(WIS) - The South Carolina Law Enforcement Division (SLED) charged two inmates at the Kirkland Correctional Institute in Columbia with the deaths of four inmates found in a dorm Friday morning.
Denver Simmons, 35, and Jacob Phillip, 25, were each charged with four counts of murder. Both men were already serving life sentences for previous murders.
Arrest warrants say Simmons and Phillip confessed to luring the men into a cell and then assaulting and strangling them.
The deceased inmates were found at 10:35 a.m. Friday, according to Department of Corrections Director Bryan Stirling.
Corrections officials have identified the men as John King, Jason Kelley, Jimmy Ham, and William Scruggs. Richland County Coroner Gary Watts released autopsy results for each of the inmates. All of the men died from asphyxiation due to strangulation. King died from asphyxiation due to strangulation with an electrical cord. Scruggs died from asphyxiation due to strangulation and mechanical compression of the chest.
"I have asked the South Carolina Law Enforcement Division to lead this investigation," Stirling said.
SLED is leading the investigations along with the Richland County Coroner's Office and will be assisted by the South Carolina Department of Corrections Police Services Division.
Here's more background on the inmates:
- Jason Kelley - sentenced in 2012 in Cherokee County to 15 years for assault and battery of a high and aggravated nature. Projected release date: Aug. 13, 2020.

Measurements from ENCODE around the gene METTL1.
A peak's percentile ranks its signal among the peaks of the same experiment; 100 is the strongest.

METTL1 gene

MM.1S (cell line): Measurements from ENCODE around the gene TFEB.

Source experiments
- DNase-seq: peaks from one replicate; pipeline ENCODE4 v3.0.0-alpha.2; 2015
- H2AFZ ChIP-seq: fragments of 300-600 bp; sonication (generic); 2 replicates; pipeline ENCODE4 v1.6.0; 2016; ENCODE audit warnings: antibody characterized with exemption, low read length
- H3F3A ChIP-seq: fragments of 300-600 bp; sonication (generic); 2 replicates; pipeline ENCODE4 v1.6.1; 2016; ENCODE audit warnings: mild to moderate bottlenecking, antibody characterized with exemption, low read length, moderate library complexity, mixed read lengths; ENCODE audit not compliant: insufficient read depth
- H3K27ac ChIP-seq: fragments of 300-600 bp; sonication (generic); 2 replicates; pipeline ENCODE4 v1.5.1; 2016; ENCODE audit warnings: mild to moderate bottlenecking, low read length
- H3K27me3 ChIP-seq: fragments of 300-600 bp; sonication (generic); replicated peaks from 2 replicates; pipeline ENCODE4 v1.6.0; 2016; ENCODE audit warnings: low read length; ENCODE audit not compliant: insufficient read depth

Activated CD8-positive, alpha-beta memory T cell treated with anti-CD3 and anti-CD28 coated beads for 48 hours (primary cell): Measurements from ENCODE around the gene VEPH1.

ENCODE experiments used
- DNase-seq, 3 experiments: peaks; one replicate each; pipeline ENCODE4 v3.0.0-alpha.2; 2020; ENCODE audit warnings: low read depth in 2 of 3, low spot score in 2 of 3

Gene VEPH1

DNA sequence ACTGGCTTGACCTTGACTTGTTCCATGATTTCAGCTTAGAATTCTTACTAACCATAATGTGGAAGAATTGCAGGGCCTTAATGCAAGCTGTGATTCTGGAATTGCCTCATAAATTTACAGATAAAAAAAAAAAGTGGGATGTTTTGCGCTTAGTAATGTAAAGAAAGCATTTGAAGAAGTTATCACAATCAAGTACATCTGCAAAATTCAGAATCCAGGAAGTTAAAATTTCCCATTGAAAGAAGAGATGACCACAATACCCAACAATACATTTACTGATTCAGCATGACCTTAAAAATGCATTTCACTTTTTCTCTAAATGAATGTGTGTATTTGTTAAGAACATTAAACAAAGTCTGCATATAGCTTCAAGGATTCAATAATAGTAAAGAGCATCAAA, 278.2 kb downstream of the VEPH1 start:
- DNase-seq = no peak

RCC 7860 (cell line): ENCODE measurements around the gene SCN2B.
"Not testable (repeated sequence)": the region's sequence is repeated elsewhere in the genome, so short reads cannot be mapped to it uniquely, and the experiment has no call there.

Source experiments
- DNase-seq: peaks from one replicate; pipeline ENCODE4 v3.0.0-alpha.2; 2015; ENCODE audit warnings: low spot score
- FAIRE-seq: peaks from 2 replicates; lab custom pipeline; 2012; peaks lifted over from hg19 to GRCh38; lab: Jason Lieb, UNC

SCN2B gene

- Jimmy Ham: sentenced in 2006 in Darlington County to two counts of burglary, grand larceny, and assault and battery of a high and aggravated nature. Projected release date: Nov. 7, 2017.
- John King: sentenced in 1998 in Greenville County on several charges including larceny, burglary, and breaking and entering. Scheduled release date: Oct. 6, 2020.
- William Scruggs: sentenced in 2009 in Anderson County to a life sentence plus 35 years for murder, burglary, kidnapping, and firearms provisions.
Coroner Gary Watts confirmed he's investigating four deaths at the facility.
Kirkland Correctional Institution is a level 3 prison built in 1975 that houses the maximum security unit that serves the entire state of South Carolina. The inmates housed in the unit are considered the most dangerous and violent offenders sentenced in the state. The prison processes nearly 15,000 offenders each year.
Also on the property is Kirkland Reception and Evaluation, which processes more than 15,000 inmates each year. Before male inmates 17 and older are assigned to a prison across the state, all start there. The facility receives, assesses and classifies every male inmate in the state who is sentenced to more than 91 days in prison.